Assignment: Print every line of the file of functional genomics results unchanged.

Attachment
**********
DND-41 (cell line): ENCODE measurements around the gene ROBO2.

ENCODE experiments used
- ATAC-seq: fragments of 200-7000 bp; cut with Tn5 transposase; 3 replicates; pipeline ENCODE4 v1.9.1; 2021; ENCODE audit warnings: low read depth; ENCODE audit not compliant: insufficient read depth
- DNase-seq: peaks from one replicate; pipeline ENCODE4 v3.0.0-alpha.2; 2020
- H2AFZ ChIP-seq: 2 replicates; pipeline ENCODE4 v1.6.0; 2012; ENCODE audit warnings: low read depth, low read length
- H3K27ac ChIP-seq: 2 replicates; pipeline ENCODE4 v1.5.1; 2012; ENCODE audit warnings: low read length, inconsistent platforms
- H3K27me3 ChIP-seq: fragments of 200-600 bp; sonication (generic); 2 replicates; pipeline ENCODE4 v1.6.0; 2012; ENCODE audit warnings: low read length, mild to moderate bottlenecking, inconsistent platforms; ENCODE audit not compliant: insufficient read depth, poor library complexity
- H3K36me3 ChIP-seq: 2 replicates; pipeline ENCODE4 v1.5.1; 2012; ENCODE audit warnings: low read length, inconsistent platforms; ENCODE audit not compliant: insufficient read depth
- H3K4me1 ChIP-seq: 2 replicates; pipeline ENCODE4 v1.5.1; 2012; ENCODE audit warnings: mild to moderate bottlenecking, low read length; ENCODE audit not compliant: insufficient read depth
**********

DND-41 (cell line): ENCODE measurements around the gene ROBO2.

ENCODE experiments used
- ATAC-seq: fragments of 200-7000 bp; cut with Tn5 transposase; 3 replicates; pipeline ENCODE4 v1.9.1; 2021; ENCODE audit warnings: low read depth; ENCODE audit not compliant: insufficient read depth
- DNase-seq: peaks from one replicate; pipeline ENCODE4 v3.0.0-alpha.2; 2020
- H2AFZ ChIP-seq: 2 replicates; pipeline ENCODE4 v1.6.0; 2012; ENCODE audit warnings: low read depth, low read length
- H3K27ac ChIP-seq: 2 replicates; pipeline ENCODE4 v1.5.1; 2012; ENCODE audit warnings: low read length, inconsistent platforms
- H3K27me3 ChIP-seq: fragments of 200-600 bp; sonication (generic); 2 replicates; pipeline ENCODE4 v1.6.0; 2012; ENCODE audit warnings: low read length, mild to moderate bottlenecking, inconsistent platforms; ENCODE audit not compliant: insufficient read depth, poor library complexity
- H3K36me3 ChIP-seq: 2 replicates; pipeline ENCODE4 v1.5.1; 2012; ENCODE audit warnings: low read length, inconsistent platforms; ENCODE audit not compliant: insufficient read depth
- H3K4me1 ChIP-seq: 2 replicates; pipeline ENCODE4 v1.5.1; 2012; ENCODE audit warnings: mild to moderate bottlenecking, low read length; ENCODE audit not compliant: insufficient read depth